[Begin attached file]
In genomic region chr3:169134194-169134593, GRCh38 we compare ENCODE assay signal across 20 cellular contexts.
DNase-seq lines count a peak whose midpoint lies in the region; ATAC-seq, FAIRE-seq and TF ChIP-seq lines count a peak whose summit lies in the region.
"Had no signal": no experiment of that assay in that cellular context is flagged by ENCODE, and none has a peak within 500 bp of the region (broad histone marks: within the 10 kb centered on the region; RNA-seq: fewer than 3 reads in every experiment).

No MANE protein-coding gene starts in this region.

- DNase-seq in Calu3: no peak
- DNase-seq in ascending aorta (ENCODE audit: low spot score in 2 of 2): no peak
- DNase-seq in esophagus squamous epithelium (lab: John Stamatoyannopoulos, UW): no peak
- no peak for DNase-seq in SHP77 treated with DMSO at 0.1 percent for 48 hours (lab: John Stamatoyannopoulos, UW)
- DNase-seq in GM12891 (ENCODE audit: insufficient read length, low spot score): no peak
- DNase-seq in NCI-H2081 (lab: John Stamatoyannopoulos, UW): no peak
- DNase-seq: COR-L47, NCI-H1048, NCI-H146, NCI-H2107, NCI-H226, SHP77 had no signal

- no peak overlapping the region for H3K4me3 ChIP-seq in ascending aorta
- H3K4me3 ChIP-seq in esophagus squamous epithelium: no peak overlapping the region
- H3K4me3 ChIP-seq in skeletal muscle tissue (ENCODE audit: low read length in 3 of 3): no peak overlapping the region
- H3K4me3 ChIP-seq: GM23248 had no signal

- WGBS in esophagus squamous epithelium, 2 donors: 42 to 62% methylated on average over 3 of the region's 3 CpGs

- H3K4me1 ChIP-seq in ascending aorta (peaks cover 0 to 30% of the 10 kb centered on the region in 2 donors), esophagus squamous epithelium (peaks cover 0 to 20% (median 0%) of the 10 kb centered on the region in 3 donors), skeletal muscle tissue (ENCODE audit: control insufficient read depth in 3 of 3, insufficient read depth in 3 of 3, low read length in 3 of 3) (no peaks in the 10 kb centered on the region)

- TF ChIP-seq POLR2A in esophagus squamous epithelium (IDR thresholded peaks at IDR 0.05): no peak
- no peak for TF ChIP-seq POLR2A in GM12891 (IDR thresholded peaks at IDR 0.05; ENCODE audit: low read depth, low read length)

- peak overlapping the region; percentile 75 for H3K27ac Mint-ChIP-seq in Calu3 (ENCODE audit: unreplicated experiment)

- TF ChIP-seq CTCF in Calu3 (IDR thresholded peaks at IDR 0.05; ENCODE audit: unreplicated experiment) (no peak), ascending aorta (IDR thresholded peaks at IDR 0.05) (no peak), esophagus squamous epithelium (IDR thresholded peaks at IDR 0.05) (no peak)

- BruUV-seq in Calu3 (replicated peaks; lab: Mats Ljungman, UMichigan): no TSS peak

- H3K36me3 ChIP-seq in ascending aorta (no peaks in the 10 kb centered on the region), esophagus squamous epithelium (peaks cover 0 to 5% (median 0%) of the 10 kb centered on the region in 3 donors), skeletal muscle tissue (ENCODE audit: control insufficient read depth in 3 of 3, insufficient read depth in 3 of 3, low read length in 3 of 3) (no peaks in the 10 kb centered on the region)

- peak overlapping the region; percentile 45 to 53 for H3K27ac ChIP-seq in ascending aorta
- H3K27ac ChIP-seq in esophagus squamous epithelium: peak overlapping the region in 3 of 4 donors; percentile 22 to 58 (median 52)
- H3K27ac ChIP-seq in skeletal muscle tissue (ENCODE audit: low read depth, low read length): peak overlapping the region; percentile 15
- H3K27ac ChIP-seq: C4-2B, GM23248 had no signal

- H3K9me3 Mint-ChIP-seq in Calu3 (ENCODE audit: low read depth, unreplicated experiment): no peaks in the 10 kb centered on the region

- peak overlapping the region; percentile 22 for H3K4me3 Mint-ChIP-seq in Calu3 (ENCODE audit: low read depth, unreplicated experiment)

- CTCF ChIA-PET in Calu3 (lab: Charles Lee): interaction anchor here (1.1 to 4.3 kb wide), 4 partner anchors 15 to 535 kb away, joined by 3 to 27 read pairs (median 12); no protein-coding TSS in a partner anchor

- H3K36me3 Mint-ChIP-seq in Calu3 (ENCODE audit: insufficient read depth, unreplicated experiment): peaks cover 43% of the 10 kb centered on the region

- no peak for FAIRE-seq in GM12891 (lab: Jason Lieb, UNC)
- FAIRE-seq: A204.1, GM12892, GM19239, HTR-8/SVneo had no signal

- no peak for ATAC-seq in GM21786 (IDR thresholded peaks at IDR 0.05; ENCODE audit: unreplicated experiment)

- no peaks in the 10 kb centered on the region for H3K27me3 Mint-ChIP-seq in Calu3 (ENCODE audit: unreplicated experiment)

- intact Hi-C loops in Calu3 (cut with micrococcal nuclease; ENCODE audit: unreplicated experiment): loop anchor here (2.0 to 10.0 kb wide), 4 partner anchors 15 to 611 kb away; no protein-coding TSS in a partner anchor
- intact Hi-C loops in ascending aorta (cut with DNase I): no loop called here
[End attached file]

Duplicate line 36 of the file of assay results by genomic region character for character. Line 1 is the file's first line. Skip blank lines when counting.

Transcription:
- intact Hi-C loops in Calu3 (cut with micrococcal nuclease; ENCODE audit: unreplicated experiment): loop anchor here (2.0 to 10.0 kb wide), 4 partner anchors 15 to 611 kb away; no protein-coding TSS in a partner anchor